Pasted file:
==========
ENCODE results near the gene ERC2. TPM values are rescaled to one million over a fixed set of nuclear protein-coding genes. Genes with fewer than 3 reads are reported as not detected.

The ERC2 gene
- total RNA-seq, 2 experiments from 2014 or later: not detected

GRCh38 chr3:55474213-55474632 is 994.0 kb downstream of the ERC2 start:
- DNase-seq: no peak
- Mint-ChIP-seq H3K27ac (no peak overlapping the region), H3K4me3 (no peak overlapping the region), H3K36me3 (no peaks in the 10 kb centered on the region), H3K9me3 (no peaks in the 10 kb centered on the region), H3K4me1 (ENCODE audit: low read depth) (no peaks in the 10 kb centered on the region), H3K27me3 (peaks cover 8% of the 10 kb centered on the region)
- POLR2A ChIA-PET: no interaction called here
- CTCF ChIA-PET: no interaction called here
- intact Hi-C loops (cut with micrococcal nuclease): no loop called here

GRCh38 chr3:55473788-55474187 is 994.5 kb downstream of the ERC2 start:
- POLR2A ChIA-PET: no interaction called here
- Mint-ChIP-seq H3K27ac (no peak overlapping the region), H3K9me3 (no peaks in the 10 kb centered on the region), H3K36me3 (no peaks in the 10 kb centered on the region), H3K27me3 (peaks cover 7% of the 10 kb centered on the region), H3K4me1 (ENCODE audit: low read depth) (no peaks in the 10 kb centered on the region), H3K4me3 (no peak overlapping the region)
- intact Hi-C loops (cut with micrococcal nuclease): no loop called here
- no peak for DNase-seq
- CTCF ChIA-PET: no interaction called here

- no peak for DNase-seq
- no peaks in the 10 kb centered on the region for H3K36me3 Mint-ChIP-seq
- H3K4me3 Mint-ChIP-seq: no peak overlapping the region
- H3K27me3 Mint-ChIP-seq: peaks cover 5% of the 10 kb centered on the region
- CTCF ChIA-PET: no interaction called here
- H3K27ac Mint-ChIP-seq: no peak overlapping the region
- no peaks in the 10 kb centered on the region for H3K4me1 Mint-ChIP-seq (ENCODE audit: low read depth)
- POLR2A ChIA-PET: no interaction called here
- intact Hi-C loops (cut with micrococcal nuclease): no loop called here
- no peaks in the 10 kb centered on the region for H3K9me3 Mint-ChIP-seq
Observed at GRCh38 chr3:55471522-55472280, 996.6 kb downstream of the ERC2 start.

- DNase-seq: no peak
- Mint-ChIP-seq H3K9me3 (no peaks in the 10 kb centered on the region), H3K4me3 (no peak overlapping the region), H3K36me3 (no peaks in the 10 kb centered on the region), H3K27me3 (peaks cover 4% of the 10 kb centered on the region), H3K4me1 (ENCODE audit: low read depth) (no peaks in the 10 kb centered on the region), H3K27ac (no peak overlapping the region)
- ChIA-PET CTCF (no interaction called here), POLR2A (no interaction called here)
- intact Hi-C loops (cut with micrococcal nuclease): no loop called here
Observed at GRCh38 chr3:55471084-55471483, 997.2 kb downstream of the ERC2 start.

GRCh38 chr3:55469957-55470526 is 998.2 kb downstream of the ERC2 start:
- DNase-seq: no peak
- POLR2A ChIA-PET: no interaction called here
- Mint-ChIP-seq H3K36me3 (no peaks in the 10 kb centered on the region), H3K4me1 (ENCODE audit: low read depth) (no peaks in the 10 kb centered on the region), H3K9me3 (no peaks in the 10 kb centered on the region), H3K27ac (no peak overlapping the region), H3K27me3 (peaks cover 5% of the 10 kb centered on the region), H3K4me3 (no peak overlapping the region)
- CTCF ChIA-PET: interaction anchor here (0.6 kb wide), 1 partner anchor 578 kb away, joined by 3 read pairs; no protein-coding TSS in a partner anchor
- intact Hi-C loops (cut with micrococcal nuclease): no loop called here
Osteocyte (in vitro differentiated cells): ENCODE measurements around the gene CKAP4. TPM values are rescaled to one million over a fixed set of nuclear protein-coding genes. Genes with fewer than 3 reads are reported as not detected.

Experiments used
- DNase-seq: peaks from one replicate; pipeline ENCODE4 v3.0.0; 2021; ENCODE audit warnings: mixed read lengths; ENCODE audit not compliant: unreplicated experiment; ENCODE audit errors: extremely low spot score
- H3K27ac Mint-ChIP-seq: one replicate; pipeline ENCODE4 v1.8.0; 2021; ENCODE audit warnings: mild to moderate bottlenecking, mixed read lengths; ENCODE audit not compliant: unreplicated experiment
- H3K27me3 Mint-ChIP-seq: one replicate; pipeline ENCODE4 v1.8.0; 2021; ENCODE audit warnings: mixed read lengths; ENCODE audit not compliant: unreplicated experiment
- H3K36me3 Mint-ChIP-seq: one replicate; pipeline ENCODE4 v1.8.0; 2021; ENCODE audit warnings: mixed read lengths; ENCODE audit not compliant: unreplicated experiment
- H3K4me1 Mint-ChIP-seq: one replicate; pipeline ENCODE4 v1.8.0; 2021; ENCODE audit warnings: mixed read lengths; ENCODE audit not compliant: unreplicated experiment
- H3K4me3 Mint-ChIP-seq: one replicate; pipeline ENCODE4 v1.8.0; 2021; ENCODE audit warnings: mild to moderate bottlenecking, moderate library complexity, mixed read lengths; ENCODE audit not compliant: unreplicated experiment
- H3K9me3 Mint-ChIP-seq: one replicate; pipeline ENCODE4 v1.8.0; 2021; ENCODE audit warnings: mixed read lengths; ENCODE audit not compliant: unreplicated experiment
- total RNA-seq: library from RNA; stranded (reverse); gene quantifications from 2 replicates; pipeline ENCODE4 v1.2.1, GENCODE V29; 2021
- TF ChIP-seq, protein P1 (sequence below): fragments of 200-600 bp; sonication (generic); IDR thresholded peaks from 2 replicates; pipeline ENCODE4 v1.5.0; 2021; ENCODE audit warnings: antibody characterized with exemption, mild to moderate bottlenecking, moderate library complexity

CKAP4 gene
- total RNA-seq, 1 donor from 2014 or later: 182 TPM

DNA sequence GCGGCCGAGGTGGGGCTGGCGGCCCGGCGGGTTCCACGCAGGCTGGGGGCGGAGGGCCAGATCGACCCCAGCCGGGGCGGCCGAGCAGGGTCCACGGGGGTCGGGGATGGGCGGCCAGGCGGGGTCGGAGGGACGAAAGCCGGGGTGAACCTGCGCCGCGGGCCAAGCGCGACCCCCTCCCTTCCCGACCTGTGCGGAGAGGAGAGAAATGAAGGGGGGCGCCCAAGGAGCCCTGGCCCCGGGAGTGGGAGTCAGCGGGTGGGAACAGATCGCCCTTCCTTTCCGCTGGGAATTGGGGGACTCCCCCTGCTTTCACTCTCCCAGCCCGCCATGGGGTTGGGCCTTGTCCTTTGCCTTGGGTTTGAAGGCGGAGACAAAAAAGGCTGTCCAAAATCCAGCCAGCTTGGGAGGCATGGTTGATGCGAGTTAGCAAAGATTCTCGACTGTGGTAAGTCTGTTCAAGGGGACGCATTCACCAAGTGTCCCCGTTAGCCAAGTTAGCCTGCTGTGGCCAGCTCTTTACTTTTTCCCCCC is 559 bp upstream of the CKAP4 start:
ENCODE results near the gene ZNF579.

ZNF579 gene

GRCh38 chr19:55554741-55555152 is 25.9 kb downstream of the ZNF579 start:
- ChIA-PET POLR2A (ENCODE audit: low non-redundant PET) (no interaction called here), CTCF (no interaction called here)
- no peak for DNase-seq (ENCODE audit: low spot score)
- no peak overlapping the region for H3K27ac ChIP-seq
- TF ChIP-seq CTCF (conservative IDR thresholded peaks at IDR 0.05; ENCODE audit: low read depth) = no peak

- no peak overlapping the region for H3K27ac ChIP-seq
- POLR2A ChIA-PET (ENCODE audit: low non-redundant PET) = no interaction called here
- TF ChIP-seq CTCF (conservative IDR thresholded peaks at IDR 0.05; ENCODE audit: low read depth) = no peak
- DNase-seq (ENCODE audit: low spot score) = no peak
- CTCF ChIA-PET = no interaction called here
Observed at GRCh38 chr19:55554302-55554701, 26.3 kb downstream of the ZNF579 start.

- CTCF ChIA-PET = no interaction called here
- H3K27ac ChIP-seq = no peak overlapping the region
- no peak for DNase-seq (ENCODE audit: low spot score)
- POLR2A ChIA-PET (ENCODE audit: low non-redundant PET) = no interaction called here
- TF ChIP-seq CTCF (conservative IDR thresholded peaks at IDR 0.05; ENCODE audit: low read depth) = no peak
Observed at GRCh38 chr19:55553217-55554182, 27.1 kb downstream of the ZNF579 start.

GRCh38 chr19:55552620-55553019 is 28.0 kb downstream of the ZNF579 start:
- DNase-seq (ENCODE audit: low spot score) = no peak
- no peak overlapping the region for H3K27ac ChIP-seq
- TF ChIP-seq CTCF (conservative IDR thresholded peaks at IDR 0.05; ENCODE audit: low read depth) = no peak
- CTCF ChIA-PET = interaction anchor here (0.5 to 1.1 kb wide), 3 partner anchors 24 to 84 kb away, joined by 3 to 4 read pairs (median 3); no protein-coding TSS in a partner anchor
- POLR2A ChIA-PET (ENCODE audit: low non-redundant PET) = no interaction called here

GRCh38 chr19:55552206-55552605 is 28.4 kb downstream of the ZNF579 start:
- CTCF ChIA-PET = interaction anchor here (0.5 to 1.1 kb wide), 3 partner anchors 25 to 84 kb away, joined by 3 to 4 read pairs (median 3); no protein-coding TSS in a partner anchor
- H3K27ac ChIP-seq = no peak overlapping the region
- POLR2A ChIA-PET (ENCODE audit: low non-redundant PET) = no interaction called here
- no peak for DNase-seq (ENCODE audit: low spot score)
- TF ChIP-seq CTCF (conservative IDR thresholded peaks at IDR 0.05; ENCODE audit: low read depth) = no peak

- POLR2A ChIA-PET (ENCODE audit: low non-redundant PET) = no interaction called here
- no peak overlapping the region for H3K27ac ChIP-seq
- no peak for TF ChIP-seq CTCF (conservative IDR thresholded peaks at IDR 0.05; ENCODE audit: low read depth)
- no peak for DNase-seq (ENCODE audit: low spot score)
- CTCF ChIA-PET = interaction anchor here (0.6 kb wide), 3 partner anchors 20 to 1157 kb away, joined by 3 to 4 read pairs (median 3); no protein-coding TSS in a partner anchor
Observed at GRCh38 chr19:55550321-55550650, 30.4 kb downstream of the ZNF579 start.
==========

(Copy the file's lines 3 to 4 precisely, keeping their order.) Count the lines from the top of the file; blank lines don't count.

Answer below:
- total RNA-seq, 2 experiments from 2014 or later: not detected

GRCh38 chr3:55474213-55474632 is 994.0 kb downstream of the ERC2 start: